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Why don't you just take a weighted average? Suppose you have ten years $t \in \{1,...,10\}$ and year $t$ has $N_t$ observations such that in total you have $\sum_t N_t=N$ observations. Let the year-$t$ CDF be $F_t$ with support $[\underline w_t,\overline w_t]$. You can then define a weighted average CDF as $$\overline F (w) = \sum_t \frac{N_t}{N} F_t(w).$$ ...


4

The answer by @Baysiean proposed to compute a weighted average of the per-period empirical distribution functions $EDF_t(w)$ (where $w$ is the value in the support of a random variable $W$), a value at which we evaluate the $EDF_t$ of $W$. Let's see what that may mean. The $EDF_t(w)$ expression is, for each value $w$ in the support, $$EDF_t(w) = \frac 1{N_t} ...


4

(Looking at the question and notation used more closely, the formulation seems to be problematic in couple places.) General Fact Let $W$ be standard Brownian motion with respect to filtration $( \mathscr F_t )_{t \in [0,T]}$. Consider $(L_t)_{t \in [0,T]}$ defined by $$ \frac{dL_t}{L_t} = \psi_t dL_t, \; L_0 = 1. $$ In general, $L_t = e^{\int_0^t \psi_s ...


3

I'm sorry, this is probably better a comment than an answer, but I don't have sufficient points: In the diagram you've included, Type I and Type II errors are more properly conditional probabilities. $\alpha$ = Prob( Reject $H_0$ | $H_0$ ) (= probability of saying not not-pregnant, conditional on actually not-pregnant)) $\beta$ = Prob( Fail to reject $H_0$...


3

If $\alpha \sim U$, then how come there is no expectation in your profit function? The $\alpha$ is unknown and which $\alpha$-types the firm gets depends on salary $v$. This should be reflected in the profit function. Next, your $n(v)$ seems to assume that $\alpha \sim U[0,1]$, but you set $\alpha \sim U[0,2]$. I assume this is a typo and I edited your ...


2

So we have $S_n \thicksim^{iid} \ ?$ $\bar{s} = \frac{1}{n}\sum{s_n}$ Exponential Suppose $S_n$ follows the exponential distribution. $$f(s|\beta) = \frac{1}{\beta} e^{-\frac{s}{\beta}} \quad , \quad 0 \leq s < \infty \quad , \quad \beta > 0$$ Take the simple bivariate case. Say $Z = \frac{S_1 + S_2}{2}$ and $W = S_1$. So $S_2 = 2Z - W$ and $S_1 ...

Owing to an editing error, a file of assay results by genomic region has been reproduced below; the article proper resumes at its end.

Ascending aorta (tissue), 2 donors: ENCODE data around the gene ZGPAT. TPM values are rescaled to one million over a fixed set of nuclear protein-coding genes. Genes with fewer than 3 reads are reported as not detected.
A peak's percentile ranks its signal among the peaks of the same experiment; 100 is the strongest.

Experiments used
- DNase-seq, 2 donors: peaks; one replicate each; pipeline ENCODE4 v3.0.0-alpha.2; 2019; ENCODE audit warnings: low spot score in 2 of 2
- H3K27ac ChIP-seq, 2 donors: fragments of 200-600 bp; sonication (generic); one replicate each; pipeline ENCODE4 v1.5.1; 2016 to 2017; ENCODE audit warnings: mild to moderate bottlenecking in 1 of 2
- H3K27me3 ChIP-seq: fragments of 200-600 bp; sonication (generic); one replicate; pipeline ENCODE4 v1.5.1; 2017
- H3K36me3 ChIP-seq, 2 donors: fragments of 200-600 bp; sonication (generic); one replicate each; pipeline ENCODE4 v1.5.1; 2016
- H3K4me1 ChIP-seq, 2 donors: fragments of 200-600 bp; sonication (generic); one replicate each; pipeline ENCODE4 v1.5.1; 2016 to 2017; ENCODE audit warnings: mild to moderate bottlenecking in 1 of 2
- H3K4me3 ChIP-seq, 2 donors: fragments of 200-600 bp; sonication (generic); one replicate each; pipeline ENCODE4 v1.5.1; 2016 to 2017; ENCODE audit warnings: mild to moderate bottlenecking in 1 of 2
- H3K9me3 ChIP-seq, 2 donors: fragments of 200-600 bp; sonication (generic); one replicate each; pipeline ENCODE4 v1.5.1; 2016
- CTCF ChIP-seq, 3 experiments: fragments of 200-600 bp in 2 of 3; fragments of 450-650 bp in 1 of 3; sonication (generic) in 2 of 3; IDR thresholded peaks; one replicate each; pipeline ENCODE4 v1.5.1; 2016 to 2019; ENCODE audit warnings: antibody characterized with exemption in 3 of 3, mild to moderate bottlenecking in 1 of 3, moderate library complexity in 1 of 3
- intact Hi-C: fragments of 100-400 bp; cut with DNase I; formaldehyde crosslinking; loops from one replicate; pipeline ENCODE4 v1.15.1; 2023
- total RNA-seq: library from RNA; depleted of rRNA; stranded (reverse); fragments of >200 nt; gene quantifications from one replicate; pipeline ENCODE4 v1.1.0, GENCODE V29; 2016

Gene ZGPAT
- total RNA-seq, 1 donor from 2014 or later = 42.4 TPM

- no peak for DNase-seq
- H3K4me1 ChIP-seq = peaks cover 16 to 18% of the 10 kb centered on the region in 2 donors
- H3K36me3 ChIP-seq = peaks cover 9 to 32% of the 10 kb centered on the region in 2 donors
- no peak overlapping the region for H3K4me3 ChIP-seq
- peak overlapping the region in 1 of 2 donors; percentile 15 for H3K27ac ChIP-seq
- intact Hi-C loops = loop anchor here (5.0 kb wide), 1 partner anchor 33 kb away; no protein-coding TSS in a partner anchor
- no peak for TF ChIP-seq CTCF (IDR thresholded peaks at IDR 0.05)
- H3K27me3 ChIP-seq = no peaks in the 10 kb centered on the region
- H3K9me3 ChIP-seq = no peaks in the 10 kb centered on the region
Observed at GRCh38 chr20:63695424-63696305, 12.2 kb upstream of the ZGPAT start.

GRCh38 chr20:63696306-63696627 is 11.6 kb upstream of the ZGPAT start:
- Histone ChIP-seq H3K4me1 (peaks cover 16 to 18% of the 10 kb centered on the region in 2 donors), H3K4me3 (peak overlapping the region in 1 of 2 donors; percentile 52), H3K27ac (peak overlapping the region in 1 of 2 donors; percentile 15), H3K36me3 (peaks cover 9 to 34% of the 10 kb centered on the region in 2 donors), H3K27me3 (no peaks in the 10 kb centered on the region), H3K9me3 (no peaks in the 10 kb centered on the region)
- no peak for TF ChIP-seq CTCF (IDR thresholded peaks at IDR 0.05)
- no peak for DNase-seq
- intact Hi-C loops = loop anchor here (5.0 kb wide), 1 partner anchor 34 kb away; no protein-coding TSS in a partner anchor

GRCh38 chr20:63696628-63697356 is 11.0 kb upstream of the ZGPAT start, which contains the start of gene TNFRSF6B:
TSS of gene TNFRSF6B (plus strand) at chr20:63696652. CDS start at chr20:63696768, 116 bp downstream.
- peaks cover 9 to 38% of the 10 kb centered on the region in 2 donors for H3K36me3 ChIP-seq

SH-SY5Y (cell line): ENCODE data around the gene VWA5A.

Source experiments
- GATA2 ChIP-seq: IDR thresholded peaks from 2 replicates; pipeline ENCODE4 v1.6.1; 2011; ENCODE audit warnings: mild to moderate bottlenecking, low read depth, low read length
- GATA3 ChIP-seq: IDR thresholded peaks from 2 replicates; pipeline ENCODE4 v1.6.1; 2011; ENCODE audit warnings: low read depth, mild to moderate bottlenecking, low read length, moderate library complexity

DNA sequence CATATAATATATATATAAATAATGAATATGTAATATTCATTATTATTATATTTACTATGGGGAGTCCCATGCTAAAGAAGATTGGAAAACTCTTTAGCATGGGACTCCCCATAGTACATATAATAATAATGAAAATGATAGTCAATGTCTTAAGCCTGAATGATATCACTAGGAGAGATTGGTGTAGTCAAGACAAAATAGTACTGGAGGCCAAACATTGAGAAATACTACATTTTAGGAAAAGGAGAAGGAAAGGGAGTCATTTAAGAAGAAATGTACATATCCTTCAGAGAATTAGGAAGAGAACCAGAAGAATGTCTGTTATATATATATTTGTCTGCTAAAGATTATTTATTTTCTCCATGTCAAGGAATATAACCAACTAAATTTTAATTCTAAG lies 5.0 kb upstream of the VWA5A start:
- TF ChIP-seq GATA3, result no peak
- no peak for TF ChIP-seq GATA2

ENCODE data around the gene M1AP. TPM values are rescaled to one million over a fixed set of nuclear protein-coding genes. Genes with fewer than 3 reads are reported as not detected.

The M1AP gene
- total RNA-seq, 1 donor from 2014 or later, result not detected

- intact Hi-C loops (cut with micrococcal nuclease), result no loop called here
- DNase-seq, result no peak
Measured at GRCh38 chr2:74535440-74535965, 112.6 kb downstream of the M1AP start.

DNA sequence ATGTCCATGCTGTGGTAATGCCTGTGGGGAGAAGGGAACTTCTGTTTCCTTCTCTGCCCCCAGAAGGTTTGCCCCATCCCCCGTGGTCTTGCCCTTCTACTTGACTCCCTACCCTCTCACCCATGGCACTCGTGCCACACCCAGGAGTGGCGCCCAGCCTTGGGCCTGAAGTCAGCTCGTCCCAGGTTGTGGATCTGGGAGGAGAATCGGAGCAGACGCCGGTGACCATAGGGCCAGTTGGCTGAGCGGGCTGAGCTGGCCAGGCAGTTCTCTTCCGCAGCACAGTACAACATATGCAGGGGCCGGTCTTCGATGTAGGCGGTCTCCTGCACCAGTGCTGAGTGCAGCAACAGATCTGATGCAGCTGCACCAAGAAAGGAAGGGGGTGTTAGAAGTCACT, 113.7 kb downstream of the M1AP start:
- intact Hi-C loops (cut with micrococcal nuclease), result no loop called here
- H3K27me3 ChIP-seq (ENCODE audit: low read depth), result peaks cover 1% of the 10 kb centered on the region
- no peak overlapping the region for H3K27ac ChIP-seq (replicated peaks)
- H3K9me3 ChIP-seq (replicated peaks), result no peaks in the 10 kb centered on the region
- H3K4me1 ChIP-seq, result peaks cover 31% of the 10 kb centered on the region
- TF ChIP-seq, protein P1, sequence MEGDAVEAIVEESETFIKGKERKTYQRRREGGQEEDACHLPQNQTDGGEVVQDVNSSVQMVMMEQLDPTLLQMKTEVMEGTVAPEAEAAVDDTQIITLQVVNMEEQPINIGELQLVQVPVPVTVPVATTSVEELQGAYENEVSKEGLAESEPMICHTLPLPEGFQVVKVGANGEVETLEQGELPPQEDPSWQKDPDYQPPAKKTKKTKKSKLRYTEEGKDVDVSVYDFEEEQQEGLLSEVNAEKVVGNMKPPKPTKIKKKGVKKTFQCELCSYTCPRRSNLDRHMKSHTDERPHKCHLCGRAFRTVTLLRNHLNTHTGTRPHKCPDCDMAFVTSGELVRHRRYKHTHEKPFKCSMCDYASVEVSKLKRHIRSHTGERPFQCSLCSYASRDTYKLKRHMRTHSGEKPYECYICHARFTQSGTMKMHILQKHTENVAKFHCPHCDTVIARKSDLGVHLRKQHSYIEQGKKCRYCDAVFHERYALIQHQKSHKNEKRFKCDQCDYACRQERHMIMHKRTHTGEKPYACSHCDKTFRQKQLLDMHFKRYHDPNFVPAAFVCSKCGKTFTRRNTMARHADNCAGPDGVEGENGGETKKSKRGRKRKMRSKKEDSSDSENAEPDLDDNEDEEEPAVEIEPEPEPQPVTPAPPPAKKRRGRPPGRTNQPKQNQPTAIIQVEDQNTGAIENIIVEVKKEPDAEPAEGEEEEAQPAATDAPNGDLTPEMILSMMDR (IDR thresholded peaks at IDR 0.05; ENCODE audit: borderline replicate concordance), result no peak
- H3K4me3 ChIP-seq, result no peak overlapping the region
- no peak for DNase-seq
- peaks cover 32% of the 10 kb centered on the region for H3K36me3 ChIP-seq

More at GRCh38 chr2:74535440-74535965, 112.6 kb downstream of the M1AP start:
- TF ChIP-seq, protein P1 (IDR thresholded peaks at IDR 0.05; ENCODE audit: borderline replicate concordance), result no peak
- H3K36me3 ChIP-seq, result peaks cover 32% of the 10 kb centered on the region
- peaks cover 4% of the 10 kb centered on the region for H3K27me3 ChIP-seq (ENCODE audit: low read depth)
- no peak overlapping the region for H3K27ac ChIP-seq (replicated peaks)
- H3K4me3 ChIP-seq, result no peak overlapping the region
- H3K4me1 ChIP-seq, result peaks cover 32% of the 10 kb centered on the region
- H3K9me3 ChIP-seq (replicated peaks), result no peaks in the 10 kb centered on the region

2

The best introduction to measure-theoretic probability for economics is probably: Chapter 7 Measure Theory and Integration, Recursive Methods in Economic Dynamics by Stokey and Lucas. Its presentation is along mathematical lines but with judicious (and numerous) omissions for economics audience. For example, a measure space is defined but no real concrete ...


2

If you want a good book with emphasis on rigorous then An Introduction to Probability: Theory and Application, by William Feller is good source. The book starts completely from the first principles and covers also a lot of applications in statistics. Arguably the book is more suited to graduate as it has a steep curve - the content difficulty increases ...


1

The game has positive expected value, so you should play (assuming constant utility of each dollar, which tends to break down somewhat for very large sums of money). If you start with \$X, after 1 round you have a 50% chance of having \$1.5X, and a 50% chance of having \$0.6X, for a total expected value of \$1.05X. That is, for every dollar you bet, on ...


1

In relation to the problem of heteroskedasticity in linear probability models, the following Ben Lambert video is a useful link: youtube.com/watch?v=pgPhbVEbYqw


1

I cannot really follow your formulas, what is the logic behind them? Seems to me there is no way to divine three state risk-neutral probabilities from 1 financial instrument's prices. The equation $$ p_1 288 + p_2 180 + (1 - p_1 - p_2) 120 = 180 $$ is underdetermined, there are infinitely many solutions to it. Now if you solved the equation system $$ \...


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